Lance Armstrong Ends Career in Silent Fashion

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01/24/2011| 0 comments
by AP and
Lance Armstrong (Team RadioShack). Photo Fotoreporter Sirotti.
Lance Armstrong (Team RadioShack). Photo Fotoreporter Sirotti.

Lance Armstrong Ends Career in Silent Fashion

Lance Armstrong wrapped up his international cycling career in low-key fashion Sunday, and then left without answering reporters' questions about lingering doping allegations. Armstrong finished 103rd on the final stage of the 2011 Tour Down Under and was 67th overall.

Lance Armstrong accepted a gift on stage and thanked the cheering fans for an "unbelievable event."

But after finishing 67th Sunday in what he says is his final race outside the United States, Armstrong again had nothing to say about the latest round of drug allegations.

The seven-time Tour de France champion rode in the back half of the main pack for most of the last stage of the Tour Down Under. He crossed the line as the 103rd rider and wound up more than six minutes behind overall winner Cameron Meyer.

Armstrong brushed past reporters without addressing questions raised by Sports Illustrated - a matter he has refused to discuss all week.

His exit from international cycling comes amid comments by his former mechanic Mike Adams, who told a New Zealand newspaper that a U.S. federal investigation into Armstrong's alleged involvement in doping could make him a "symbol for decades of corruption" in the sport.

Adams was cited in the SI article and said he has spoken with Jeff Novitzky, the Food and Drug Administration agent who is investigating this case.

Adams accused Armstrong and his associates of consistently misrepresenting their record on banned drugs. The 39-year-old Texan has repeatedly denied using such substances.

"We hear the same lies over and over again and they become truth," Adams told the Sunday Star-Times.

Adams contends he once found a box labeled "Andro" in Armstrong's house - a term used to describe androstenedione, a banned steroid.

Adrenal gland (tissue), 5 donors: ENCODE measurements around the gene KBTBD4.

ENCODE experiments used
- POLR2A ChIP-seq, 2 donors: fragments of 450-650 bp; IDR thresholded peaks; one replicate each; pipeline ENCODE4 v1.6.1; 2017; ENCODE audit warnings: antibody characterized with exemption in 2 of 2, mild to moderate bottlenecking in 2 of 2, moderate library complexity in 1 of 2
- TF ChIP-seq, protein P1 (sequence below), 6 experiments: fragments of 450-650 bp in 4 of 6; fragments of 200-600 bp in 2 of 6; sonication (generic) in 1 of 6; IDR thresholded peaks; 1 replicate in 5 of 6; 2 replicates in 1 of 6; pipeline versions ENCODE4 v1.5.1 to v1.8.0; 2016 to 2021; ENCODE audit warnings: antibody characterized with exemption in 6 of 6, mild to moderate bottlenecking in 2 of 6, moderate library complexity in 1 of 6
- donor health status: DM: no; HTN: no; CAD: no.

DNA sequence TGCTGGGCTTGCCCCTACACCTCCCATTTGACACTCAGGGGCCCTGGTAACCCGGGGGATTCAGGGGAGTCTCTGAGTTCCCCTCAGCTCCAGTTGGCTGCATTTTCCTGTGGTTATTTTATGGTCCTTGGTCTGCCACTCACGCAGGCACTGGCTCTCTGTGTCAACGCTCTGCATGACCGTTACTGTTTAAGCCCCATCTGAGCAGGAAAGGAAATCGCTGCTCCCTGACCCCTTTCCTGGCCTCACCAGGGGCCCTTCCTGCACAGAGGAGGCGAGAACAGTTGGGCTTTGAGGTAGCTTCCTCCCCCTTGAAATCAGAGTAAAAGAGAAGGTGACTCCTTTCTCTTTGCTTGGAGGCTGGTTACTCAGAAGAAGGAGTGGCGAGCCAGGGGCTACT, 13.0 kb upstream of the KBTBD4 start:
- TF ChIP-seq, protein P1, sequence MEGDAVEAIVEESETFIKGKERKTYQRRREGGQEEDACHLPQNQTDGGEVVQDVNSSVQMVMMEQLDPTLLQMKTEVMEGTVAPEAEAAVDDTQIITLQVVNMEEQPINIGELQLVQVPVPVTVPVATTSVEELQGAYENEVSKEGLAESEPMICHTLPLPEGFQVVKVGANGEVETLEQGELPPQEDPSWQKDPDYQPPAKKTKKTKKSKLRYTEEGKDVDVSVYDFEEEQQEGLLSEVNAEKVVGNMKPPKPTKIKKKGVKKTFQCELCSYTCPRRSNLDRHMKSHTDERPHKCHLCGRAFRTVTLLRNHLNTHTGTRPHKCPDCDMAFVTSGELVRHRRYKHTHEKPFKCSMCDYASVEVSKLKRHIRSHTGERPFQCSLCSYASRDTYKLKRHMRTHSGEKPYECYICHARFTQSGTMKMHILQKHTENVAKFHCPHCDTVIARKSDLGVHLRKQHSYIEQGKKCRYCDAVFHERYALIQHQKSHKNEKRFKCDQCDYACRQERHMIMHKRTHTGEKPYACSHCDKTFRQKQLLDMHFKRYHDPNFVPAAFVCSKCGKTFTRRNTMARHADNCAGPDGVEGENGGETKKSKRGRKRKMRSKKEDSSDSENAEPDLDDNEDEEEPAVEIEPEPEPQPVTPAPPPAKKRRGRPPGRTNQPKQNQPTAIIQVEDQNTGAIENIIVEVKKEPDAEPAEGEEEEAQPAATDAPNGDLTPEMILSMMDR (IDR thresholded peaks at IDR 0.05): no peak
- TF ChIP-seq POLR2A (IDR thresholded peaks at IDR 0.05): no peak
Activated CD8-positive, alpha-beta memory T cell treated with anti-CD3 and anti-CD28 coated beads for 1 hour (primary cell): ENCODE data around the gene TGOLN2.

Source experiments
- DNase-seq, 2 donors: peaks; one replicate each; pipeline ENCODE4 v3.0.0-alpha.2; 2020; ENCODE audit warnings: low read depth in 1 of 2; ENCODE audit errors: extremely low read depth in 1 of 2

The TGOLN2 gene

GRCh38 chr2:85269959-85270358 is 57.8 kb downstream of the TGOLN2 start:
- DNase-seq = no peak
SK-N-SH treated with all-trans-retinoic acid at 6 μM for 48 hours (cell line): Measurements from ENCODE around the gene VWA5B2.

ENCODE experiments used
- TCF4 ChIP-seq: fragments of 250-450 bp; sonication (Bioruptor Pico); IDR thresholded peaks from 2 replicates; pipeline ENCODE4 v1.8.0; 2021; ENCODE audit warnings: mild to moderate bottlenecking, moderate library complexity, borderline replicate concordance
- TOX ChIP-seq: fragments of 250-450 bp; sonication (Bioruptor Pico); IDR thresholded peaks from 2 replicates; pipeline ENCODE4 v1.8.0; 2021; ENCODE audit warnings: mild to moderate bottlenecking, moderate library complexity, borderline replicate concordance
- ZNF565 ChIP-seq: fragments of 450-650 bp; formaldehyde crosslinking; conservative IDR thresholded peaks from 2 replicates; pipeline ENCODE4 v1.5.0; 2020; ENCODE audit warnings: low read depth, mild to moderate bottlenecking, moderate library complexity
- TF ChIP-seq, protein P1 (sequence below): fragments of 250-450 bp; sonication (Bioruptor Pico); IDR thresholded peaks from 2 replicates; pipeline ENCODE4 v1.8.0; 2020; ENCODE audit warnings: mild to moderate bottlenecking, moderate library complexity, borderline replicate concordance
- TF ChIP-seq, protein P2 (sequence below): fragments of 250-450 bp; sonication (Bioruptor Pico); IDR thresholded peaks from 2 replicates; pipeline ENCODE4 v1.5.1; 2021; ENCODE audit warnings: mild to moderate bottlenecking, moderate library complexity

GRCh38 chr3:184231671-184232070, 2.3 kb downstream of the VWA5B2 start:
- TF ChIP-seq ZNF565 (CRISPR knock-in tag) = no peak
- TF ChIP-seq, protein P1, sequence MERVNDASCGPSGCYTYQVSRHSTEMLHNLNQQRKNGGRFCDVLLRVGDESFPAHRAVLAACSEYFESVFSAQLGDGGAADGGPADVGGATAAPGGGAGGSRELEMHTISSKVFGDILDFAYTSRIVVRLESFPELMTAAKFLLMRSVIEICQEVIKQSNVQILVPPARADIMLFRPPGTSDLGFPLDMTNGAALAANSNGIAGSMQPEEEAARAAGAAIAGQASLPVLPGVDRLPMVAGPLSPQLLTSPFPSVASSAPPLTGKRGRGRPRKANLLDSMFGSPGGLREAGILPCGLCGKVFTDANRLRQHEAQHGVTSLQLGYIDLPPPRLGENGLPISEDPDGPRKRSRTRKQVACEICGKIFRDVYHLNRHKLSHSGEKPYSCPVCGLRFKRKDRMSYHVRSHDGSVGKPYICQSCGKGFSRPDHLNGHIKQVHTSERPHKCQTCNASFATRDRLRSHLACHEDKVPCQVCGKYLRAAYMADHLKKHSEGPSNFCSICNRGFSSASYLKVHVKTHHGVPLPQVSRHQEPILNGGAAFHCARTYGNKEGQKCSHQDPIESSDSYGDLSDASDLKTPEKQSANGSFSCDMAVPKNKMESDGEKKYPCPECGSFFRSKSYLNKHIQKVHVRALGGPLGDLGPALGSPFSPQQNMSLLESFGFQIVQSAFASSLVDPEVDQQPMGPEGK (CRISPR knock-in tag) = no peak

"To be honest when I finally realized what was going on it was very troubling to me because Lance was my friend," Adams said. "When I had my hand forced and had to say 'I know what's going on' it was like telling a bunch of kids there's no such thing as Santa Claus."

The investigation doesn't seem to have diminished Armstrong's popularity with the 110,000 people who lined the street circuit in downtown Adelaide. After he was lauded on stage, Armstrong paid tribute to the fans. He used this race for his comeback to road cycling in 2009.

"I congratulate you all on building an unbelievable event," Armstrong said. "We travel all over the world and you do not see crowds or an atmosphere like this in many places. This rivals the Tour (de France), this rivals the Giro (d'Italia), this rivals the big races. You should know that you made that."

He then was driven away in a team car. Armstrong's only comment this week to the SI article, which examines allegations new and old of his connection with doping, came on Twitter on Friday. He said he expects to be vindicated by the U.S. Anti-Doping Agency.

On Sunday, he tweeted that the Tour Down Under "is done. Thanks to everyone for coming out and supporting such a great race. Adelaide, we're gonna miss ya."

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